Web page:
As Silicon Valley prepares for its first IPO of 2017, the hangover from the frothy funding environment is front and center.
AppDynamics, whose software helps businesses spot and fix bugs in their applications, is expected to raise up to $165.6 million next week, selling shares for $10 to $12 each.
If investor enthusiasm picks up in the coming days, the stock could certainly price at the top of that range or higher. But at $11 — the middle of the current range — AppDynamics would be subject to the dreaded ratchet.
Here's what that means:
When AppDynamics last raised private funding in late 2015 in a round led by General Atlantic and Altimeter Capital, the $1.9 billion valuation included certain protective terms. Backers bought 11.6 million shares for $13.71 a share, with the caveat that should an IPO price at $11 or less, giving the company a market cap around $1.4 billion, the investors would be granted an additional 2.3 million shares, diluting other stakeholders.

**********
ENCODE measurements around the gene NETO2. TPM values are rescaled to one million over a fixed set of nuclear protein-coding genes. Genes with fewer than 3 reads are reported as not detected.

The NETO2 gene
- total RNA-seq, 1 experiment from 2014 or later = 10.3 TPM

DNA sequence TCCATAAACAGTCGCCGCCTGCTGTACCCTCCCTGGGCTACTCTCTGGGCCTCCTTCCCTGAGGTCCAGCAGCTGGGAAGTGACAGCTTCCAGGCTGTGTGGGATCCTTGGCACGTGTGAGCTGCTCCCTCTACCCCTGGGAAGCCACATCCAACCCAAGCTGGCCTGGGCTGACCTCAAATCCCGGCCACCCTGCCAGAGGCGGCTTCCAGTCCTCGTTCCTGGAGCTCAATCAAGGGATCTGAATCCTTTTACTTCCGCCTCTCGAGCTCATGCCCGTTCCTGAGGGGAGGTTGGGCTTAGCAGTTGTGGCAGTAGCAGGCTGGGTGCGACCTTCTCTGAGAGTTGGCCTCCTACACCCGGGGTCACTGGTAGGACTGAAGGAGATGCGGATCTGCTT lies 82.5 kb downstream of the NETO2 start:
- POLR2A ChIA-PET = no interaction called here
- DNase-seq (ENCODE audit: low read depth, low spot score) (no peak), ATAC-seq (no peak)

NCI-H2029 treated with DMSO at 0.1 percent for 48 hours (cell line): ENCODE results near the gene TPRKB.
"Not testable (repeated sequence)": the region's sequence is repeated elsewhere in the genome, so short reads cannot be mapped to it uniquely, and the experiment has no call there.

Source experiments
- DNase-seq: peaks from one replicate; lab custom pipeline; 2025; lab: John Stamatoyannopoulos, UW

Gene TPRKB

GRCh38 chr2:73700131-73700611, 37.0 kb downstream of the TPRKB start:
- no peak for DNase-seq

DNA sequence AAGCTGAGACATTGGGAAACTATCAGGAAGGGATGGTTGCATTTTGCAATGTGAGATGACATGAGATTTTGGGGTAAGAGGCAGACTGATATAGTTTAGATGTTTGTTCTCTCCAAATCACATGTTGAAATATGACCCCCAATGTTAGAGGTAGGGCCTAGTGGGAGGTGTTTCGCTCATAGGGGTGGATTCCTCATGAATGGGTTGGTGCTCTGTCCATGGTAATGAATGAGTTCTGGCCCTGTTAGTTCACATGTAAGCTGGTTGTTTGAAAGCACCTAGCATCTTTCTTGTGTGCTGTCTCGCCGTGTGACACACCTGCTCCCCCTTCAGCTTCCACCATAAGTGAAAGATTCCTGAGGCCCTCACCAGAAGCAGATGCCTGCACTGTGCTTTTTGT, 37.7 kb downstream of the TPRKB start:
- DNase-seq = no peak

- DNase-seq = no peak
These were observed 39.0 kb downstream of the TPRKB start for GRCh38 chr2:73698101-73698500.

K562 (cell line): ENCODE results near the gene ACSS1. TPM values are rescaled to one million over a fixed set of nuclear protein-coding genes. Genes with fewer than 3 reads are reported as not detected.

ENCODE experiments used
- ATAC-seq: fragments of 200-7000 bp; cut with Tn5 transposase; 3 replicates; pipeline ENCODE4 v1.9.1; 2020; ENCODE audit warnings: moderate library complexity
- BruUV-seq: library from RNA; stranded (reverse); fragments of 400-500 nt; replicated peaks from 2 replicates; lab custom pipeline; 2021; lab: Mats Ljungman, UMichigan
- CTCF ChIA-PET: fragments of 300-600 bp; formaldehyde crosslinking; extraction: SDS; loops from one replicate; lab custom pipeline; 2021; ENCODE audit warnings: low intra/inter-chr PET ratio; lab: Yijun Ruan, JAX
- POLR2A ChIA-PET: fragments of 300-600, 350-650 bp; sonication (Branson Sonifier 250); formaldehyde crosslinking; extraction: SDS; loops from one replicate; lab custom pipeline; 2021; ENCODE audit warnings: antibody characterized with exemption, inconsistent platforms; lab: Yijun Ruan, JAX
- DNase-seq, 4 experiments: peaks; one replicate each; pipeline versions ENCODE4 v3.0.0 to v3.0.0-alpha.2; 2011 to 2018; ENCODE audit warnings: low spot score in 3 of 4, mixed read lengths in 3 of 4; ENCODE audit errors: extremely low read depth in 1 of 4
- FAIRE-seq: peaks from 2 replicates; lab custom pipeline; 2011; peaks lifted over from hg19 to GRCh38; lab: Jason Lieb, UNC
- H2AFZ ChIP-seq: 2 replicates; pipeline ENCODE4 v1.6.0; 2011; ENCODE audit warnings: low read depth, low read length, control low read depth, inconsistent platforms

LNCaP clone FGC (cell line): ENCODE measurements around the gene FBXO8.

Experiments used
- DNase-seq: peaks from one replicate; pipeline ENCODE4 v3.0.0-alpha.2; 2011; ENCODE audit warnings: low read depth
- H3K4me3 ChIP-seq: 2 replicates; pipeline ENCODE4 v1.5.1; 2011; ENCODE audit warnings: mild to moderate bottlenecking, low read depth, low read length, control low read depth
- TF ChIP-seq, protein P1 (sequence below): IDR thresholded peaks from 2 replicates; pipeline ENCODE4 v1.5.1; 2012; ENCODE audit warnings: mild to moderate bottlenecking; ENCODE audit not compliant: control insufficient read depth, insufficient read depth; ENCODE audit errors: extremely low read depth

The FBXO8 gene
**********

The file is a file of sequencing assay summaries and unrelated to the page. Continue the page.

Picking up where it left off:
Venture capitalists refer to it as "structure," and it was a commonly used tactic by late-stage start-ups in recent years to show valuation growth from one round to the next. Square and Box are the two most prominent companies to fork over additional stock to investors after selling shares in their IPOs below the ratchet price.
Silicon Valley spent last year sobering up from the excesses of the 2012-2015 era, when billion-dollar companies were minted so frequently that the term "unicorn" entered into everyday conversation, often as the butt of a joke. Public market investors simply weren't willing to pay up for the prospects of future growth, turning 2016 into the weakest year for tech IPOs since the financial crisis.